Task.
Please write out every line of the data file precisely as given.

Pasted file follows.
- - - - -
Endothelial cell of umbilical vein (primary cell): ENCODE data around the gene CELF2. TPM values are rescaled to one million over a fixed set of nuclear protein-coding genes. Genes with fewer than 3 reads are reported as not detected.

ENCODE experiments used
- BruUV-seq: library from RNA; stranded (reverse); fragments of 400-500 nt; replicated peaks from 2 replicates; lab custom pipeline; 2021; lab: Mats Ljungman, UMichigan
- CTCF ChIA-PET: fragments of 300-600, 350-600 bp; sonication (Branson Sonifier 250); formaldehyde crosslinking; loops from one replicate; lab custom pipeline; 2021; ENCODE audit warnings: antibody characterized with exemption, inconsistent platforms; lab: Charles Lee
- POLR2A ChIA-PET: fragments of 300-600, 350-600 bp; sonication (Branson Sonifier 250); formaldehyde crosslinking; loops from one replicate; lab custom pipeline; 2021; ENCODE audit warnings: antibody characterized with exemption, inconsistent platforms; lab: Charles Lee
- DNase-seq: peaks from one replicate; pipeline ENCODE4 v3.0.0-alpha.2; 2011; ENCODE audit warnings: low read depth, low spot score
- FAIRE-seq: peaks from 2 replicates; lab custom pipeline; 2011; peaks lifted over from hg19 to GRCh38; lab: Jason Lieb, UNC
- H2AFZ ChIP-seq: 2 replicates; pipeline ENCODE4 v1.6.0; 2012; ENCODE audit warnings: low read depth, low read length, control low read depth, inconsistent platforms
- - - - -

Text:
Endothelial cell of umbilical vein (primary cell): ENCODE data around the gene CELF2. TPM values are rescaled to one million over a fixed set of nuclear protein-coding genes. Genes with fewer than 3 reads are reported as not detected.

ENCODE experiments used
- BruUV-seq: library from RNA; stranded (reverse); fragments of 400-500 nt; replicated peaks from 2 replicates; lab custom pipeline; 2021; lab: Mats Ljungman, UMichigan
- CTCF ChIA-PET: fragments of 300-600, 350-600 bp; sonication (Branson Sonifier 250); formaldehyde crosslinking; loops from one replicate; lab custom pipeline; 2021; ENCODE audit warnings: antibody characterized with exemption, inconsistent platforms; lab: Charles Lee
- POLR2A ChIA-PET: fragments of 300-600, 350-600 bp; sonication (Branson Sonifier 250); formaldehyde crosslinking; loops from one replicate; lab custom pipeline; 2021; ENCODE audit warnings: antibody characterized with exemption, inconsistent platforms; lab: Charles Lee
- DNase-seq: peaks from one replicate; pipeline ENCODE4 v3.0.0-alpha.2; 2011; ENCODE audit warnings: low read depth, low spot score
- FAIRE-seq: peaks from 2 replicates; lab custom pipeline; 2011; peaks lifted over from hg19 to GRCh38; lab: Jason Lieb, UNC
- H2AFZ ChIP-seq: 2 replicates; pipeline ENCODE4 v1.6.0; 2012; ENCODE audit warnings: low read depth, low read length, control low read depth, inconsistent platforms